Patricia Hair Woods's cottage A few years ago, attorney Patricia Hair Woods learned that the law firm where she worked, Womble, Cotellesse & Howell, planned to demolish a neighboring Victorian cottage built in the 1890s near the Historic Sixth Ward and replace it with a parking lot. She offered to save the cottage, and embarked on a house-moving project worthy of the Wizard of Oz. "It was the widest house you can move without cutting it up," she says. Employing a tractor trailer in place of a tornado, workers set off on a 90-mile journey across back roads and rural highways. One man rode on the roof and lifted up power lines with a pole so the house could squeeze underneath. When they arrived 18 hours later at Woods's weekend retreat in Anahuac, they gently laid the house on its new plot among 150-year-old oaks and pecan trees. Woods repainted the walls, refinished the floors and preserved the original doors and moldings. Although Houston regrettably lost another historic home, the Texas countryside gained a jewel that could last another century.

Best Reason to Stay in Houston During the Summer

Juneteenth On June 19, 1865, Major General Gordon Granger of the Union Army led his troops into the city of Galveston, where he officially proclaimed freedom for slaves in Texas. Many in America's Deep South hadn't yet learned of Lincoln's Emancipation Proclamation, so on this date, the freed slaves of Texas and other parts of the South really celebrated. That night, thousands flooded the streets, rejoicing in their newly announced freedom. The sweet smell of barbecue smoke filled the air. Dancing feet pounded the dirt roads, and harmonic voices sung spirituals. Today the yearly Juneteenth blues festival continues with free concerts at Miller Outdoor Theatre and Hermann Park, organized by the National Emancipation Association. The eats and drinks are out of this world, and the mood can't be topped. It's a great way to celebrate one of Texas's most important holidays.

Bill White He's a lawyer-turned-businessman and Bill Clinton's former deputy secretary of energy. He was able to attract prominent Republicans to his campaign for mayor, and he won 62 percent of the vote in the runoff that got him elected. But who is Bill White? Is he the liberal Clinton appointee fighting to find health insurance money for Houston children, or is he the conservative fighting against his so-called liberal union base to cut the pensions of city employees? Is Mayor White the man willing to take on conservatives with his traffic mobility plans -- including tow-truck regulation -- or the one who shows a willingness to take on the powerful unions -- like the police union -- by appointing outsiders to run departments? The mayor keeps the usually combative City Council under control, and so far he's found a way to appeal to the loyal audiences of Bob Lanier, Lee Brown and the Bushes. But if he ever settles on an identity, that may quickly change.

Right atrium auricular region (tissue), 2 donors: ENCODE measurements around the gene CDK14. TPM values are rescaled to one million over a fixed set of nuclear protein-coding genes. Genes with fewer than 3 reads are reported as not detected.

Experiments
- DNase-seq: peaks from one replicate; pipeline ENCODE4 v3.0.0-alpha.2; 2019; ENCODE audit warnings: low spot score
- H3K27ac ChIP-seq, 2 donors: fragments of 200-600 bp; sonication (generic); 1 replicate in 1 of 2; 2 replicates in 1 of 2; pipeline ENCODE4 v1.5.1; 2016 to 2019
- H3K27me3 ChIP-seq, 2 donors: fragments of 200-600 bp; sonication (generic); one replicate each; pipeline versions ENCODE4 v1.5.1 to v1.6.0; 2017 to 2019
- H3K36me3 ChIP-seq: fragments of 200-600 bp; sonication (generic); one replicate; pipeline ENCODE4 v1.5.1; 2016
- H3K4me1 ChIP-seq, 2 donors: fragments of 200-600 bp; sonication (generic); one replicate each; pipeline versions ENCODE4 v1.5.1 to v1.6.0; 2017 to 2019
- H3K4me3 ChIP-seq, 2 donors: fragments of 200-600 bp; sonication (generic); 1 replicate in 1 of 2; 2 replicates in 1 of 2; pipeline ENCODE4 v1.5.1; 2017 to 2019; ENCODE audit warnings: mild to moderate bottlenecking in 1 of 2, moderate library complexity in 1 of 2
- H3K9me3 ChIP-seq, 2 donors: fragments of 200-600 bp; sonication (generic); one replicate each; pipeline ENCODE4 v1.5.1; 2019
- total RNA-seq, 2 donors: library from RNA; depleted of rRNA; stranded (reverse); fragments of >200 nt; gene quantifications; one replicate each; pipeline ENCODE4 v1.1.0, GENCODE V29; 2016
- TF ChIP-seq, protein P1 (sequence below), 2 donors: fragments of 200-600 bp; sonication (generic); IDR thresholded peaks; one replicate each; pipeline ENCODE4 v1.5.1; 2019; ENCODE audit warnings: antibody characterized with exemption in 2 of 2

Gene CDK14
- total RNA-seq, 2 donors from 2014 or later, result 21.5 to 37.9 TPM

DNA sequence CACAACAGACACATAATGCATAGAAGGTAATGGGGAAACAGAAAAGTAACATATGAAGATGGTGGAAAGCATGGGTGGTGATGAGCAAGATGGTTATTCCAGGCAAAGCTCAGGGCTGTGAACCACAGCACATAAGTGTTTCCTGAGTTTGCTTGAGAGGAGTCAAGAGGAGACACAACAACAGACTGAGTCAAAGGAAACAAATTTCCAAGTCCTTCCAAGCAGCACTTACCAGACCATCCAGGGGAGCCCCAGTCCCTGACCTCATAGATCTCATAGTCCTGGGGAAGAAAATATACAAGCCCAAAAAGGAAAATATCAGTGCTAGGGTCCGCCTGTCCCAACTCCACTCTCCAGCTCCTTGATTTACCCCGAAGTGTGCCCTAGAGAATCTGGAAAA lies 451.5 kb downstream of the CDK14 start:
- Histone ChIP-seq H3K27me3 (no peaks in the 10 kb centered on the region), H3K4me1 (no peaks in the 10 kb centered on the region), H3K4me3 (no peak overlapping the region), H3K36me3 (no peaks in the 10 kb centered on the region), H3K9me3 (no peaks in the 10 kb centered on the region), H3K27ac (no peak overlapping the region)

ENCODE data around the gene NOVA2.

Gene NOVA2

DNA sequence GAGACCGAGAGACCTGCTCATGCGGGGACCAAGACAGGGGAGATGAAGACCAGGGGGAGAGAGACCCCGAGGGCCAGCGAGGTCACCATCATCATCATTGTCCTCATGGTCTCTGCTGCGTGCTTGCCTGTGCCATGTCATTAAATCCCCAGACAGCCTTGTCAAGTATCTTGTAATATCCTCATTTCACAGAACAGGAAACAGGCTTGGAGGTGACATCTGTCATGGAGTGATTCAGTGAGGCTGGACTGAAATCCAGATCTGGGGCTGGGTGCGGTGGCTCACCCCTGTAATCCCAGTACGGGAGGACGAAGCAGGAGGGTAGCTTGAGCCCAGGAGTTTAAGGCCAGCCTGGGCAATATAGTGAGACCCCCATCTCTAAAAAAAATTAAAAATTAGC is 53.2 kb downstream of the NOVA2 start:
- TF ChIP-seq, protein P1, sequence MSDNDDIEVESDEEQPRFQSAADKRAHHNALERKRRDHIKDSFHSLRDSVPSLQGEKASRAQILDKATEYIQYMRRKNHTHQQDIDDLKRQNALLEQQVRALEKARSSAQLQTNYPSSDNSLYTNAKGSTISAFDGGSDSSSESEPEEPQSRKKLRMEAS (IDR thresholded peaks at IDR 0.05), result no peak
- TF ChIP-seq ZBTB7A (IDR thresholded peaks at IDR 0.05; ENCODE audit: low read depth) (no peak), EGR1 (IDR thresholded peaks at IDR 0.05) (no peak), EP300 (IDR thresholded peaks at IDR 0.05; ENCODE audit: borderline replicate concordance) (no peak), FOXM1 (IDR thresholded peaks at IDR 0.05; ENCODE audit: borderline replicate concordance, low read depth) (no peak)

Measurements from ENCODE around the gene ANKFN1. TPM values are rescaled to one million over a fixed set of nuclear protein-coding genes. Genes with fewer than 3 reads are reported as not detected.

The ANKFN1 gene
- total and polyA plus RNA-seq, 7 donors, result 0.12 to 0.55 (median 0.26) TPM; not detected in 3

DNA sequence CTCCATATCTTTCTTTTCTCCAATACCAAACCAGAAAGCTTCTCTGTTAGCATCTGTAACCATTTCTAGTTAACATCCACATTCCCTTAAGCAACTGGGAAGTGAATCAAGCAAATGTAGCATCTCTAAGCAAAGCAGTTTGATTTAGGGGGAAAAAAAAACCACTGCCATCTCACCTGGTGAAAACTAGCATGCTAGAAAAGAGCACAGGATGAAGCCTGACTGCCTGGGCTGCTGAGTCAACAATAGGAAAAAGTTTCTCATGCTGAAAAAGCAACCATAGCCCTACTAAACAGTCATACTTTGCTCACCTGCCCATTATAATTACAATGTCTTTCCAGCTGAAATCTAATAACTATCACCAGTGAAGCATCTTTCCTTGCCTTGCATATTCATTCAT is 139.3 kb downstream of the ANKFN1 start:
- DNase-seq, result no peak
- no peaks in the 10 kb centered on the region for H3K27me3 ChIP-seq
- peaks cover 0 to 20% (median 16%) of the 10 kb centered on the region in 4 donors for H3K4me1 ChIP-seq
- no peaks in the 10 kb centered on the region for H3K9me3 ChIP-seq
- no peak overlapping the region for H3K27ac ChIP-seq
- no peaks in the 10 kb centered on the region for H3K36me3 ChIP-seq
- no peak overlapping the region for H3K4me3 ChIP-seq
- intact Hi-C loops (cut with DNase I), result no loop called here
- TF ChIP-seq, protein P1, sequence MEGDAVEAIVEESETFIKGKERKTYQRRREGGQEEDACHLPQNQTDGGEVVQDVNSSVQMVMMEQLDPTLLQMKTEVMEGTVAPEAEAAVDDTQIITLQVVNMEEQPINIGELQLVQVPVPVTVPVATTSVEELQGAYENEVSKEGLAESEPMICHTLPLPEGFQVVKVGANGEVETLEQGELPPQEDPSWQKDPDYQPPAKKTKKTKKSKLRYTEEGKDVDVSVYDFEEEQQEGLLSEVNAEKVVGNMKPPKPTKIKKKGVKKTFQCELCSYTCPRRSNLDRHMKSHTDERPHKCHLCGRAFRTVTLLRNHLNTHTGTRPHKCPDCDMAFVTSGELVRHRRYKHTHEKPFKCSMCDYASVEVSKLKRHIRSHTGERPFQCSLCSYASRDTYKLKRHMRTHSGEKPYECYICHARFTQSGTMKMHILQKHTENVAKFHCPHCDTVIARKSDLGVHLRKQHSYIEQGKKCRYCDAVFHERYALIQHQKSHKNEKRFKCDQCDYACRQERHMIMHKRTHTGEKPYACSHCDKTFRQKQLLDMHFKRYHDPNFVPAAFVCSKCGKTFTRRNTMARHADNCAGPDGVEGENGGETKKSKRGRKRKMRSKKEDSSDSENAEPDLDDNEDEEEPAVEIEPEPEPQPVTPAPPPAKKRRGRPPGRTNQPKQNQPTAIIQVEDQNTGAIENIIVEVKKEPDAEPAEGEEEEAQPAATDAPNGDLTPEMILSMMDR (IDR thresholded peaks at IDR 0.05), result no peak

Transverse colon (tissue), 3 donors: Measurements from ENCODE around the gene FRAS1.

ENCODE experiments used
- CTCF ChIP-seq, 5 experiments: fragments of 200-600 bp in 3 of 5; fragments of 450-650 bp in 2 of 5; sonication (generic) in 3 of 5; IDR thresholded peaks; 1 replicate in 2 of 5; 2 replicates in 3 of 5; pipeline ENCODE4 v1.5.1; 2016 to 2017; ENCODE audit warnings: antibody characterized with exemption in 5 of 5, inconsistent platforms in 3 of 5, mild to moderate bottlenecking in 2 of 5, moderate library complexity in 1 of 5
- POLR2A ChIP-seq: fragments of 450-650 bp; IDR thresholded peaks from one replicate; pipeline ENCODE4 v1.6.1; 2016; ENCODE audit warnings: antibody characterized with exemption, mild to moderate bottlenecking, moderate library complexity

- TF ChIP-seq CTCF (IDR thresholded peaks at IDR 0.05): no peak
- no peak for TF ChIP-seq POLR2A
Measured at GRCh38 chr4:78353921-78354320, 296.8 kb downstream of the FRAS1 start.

Cherryhurst Park Great parks don't always come in big packages. In fact, some of the best neighborhoods wrap around intimate spaces where people meet over a picnic blanket, under an arching bough or across a newspaper and a park bench. Stroll down Missouri Street in the heart of the Montrose and you'll notice Cherryhurst Park among the stately oaks -- some of the most elegant in the city. They invite you past the colorful murals on the small clubhouse and onto a winding path lined with flowering, subtropical plants. A compact tennis court and playground don't overwhelm the green space, which centers on a substantial grassy hillock. At a square block in size, the park is cozy, but the majestic trees, rolling lawn and creatively landscaped gardens somehow make it feel much larger. Every neighborhood deserves a park like Cherryhurst.

Meat and Verb Houston is not the best place in the world to go graffiti hunting. Most of the cats out here are merely taggers with limited skill, or have no regard for art whatsoever. But we do have a couple of superstars who take their work seriously -- and who haven't yet graduated to the legal stuff. Meat and Verb have taken over the H-town graffiti scene. The adventurous pair, hands down the 2004 champs, usually paints their unique lettering high in the sky. Some works consist of only one or two colors -- like the ones you might see high above 59 South on the green signs as you approach the Shepherd exit -- and some are straight-up masterpieces. The best way to find the work of these artists is to just look up wherever you happen to be in the center city, and there they are. You'll see Meat and Verb on billboards, walls, traffic signs... these guys are nuts!

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